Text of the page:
When it comes to real estate investing, many Americans think of their favorite house-flipping reality show — demolition and redecorating, with hopes of a juicy payday. But a less glamorous form of real estate investing is coming into favor: becoming a landlord.
One of the biggest reasons that more investors are opting to become landlords right now is because they like the income potential, says National Association of Realtors chief economist Lawrence Yun.
“Rents have been rising, hovering near six- or seven-year-high levels, and are seeing close to 3.5% growth from 12 months ago,” Yun says. That means not just getting a steady flow of cash from a tenant, Yun says, but also the prospect of an even higher income stream with each passing year.
There’s no instant gratification in the form of knocking down walls or cashing six-figure sales checks. But a reliable and rising stream of income looks pretty darn good to many Americans right now, considering what savings accounts and Treasury ponds now pay.
Rental supply is low, and demand is high
The laws of supply and demand are in landlords’ favor right now. On the supply side, there simply aren’t enough available rental units. Vacancy rates were at just 7% in the first quarter of 2016, according to the Census Bureau, down significantly from 11.1% during the Great Recession, and tied for the second-lowest figure since 1993.
On the demand side, a host of factors are driving more Americans to rent. Young professionals are increasingly mobile, with a 2015 survey by Rent.com showing that 43% of so-called Millennials (that is, people 18 to 34) have moved from their hometown in pursuit of work — and 44% say they plan to move again in the next 12 months.
And while Millennials typically are seen as representative of all renters, as they don’t have the means or the desire to purchase property, older Americans are increasingly choosing to rent as well. Recent research by the Urban Institute indicates the population of renters 65 and up will hit 12.2 million by 2030 — more than double the level in 2010.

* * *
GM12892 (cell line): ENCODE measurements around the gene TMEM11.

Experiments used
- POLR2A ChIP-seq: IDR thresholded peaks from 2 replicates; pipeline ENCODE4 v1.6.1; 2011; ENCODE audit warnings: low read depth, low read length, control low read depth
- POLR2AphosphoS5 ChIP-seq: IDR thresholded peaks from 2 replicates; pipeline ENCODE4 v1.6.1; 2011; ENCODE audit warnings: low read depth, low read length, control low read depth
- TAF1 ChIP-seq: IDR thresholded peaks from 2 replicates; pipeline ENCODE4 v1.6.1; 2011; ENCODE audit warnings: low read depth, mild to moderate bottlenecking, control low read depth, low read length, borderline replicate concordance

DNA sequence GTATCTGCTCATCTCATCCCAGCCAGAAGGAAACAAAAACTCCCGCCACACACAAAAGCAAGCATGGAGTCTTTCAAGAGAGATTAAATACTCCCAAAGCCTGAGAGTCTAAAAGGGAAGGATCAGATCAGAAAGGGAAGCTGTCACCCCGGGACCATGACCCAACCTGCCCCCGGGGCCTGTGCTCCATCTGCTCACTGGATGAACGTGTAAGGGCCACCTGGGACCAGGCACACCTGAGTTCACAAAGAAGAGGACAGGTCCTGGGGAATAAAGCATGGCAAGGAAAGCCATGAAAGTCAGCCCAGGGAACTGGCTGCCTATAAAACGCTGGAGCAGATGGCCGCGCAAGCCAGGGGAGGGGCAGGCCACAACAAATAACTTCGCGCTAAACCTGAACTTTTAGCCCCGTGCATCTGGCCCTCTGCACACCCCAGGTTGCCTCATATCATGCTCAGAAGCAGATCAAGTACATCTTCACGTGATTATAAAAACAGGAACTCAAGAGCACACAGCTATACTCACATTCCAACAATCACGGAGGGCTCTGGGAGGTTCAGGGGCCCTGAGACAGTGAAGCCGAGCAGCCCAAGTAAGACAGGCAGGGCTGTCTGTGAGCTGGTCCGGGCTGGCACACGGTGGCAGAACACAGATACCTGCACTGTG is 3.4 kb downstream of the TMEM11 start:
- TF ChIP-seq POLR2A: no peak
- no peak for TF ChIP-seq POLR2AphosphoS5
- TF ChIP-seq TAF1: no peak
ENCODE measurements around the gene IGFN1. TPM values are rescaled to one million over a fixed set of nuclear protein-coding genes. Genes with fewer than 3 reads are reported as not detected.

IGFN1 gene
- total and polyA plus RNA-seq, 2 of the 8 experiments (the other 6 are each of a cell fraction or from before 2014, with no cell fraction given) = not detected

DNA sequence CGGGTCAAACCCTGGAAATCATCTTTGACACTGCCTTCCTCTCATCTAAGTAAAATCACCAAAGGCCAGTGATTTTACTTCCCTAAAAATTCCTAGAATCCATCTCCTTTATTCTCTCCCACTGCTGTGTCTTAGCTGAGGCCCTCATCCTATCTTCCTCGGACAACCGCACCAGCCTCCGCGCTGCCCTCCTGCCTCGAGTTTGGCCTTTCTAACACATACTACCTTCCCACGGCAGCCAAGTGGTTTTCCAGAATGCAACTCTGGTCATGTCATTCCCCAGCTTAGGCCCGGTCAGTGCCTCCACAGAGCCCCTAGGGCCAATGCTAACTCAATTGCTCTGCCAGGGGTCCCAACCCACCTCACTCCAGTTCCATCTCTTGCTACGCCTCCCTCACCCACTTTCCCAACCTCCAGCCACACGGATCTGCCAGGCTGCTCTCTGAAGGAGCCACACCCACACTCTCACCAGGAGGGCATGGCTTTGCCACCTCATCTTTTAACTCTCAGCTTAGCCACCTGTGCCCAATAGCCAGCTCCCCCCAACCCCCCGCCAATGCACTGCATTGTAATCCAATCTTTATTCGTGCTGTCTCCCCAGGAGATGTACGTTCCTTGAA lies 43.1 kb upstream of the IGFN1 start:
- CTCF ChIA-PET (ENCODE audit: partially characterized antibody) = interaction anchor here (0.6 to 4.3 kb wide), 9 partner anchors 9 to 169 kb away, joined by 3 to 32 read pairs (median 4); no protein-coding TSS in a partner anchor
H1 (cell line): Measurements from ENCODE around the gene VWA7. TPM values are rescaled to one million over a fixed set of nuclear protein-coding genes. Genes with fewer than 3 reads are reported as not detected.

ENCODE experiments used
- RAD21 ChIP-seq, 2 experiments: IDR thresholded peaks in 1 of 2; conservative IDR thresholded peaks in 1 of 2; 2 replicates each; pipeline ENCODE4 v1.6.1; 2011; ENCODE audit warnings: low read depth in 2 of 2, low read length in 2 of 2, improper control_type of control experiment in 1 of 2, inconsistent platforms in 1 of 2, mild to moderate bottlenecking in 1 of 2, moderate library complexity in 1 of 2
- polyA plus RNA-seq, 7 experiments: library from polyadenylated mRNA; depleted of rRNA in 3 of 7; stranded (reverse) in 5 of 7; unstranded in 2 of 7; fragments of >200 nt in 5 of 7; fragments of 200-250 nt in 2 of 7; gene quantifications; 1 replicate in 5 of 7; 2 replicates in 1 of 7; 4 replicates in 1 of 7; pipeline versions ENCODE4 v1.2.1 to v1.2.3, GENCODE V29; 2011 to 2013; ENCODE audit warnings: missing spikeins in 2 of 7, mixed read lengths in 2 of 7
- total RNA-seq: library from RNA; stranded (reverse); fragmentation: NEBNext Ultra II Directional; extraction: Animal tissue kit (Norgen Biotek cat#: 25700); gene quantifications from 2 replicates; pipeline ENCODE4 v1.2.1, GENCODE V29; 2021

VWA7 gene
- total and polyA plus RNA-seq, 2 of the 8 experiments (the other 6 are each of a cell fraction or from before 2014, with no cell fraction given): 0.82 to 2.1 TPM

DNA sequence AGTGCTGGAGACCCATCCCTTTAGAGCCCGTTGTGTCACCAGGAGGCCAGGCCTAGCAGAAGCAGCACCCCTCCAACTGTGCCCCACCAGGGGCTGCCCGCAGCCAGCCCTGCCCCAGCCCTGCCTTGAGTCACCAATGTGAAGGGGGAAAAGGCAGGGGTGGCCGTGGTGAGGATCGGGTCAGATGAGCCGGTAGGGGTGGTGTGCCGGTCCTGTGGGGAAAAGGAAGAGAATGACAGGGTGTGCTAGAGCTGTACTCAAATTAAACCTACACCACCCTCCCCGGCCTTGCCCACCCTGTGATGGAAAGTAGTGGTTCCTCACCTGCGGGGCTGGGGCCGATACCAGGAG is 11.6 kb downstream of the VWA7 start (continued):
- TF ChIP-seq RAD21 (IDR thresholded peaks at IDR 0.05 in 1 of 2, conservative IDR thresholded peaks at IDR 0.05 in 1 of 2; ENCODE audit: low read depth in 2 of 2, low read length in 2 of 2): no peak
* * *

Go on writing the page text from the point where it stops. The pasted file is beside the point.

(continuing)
It’s no wonder that some areas have seen an explosion in rental rates. In its National Rent Report for May, apartment marketplace Zumper.com identified 10 metro areas, from San Francisco to Miami to New York, where the median rent for a one-bedroom tops $1,700 per month.
All real estate is local, and local markets can vary widely. However, it’s hard to argue that rents will go anywhere but up for in-demand urban areas given these factors.
Should you become a landlord, too?
Besides having the capital needed, there still are some other important factors to consider before buying a property:
• Think local. Yun says a successful real estate investors prefer properties within a 30-minute drive of their primary residence — and that’s not just so they can be on-call as a handyman. “It’s about the unknown, and a preference for knowing their local market,” Yun says. “Even if all the data and statistics may say the investment property 200 miles away may provide a better return, most people don’t feel comfortable not knowing the real estate market conditions.” This is good news if the rental market in your hometown is robust. But if not, you may be better off investing in other assets.
• Look into regulations and taxes. As a landlord, you’ll have to report any rental income to the IRS, and you’ll be eligible for certain property-related deductions to offset any taxes. Therefore, understanding the tax requirements (or getting a good accountant) is key. Also important is understanding local tenant and landlord regulations, says Walter Charnoff, CEO of Investability Real Estate, an online investment property marketplace.
“Tenant rights vary by state and municipality, so a new investor should be prepared to know what they legally can and can’t do as a landlord,” Charnoff says. In a perfect world, you’ll never have to evict a tenant or worry about property damage, but it is better to be safe than sorry.
• Account for maintenance and vacancy costs. If your mortgage check is $1,200 monthly and the tenant pays you $1,500 monthly, renting may seem like a no-brainer. But it’s not that simple, Charnoff says. “It is common for newer investors to underestimate the operating costs, especially the maintenance and turn costs when a tenant vacates,” he says. And keep in mind that while doing the work yourself can save a few bucks, your time has a value, too — and that may mean nights and weekends playing handyman or screening prospective tenants.
• Think ahead. Is your rental home in a university town where your children may wind up going to school? Is it in a location where you’d like to eventually retire, or simply a smaller house that will be easier to maintain as you age? If so, there may be an added benefit to owning a rental property beyond simply the short-term goal of making a few bucks. Thinking long-term about your own financial goals could allow you to rent a property for now before you use it in another way down the road.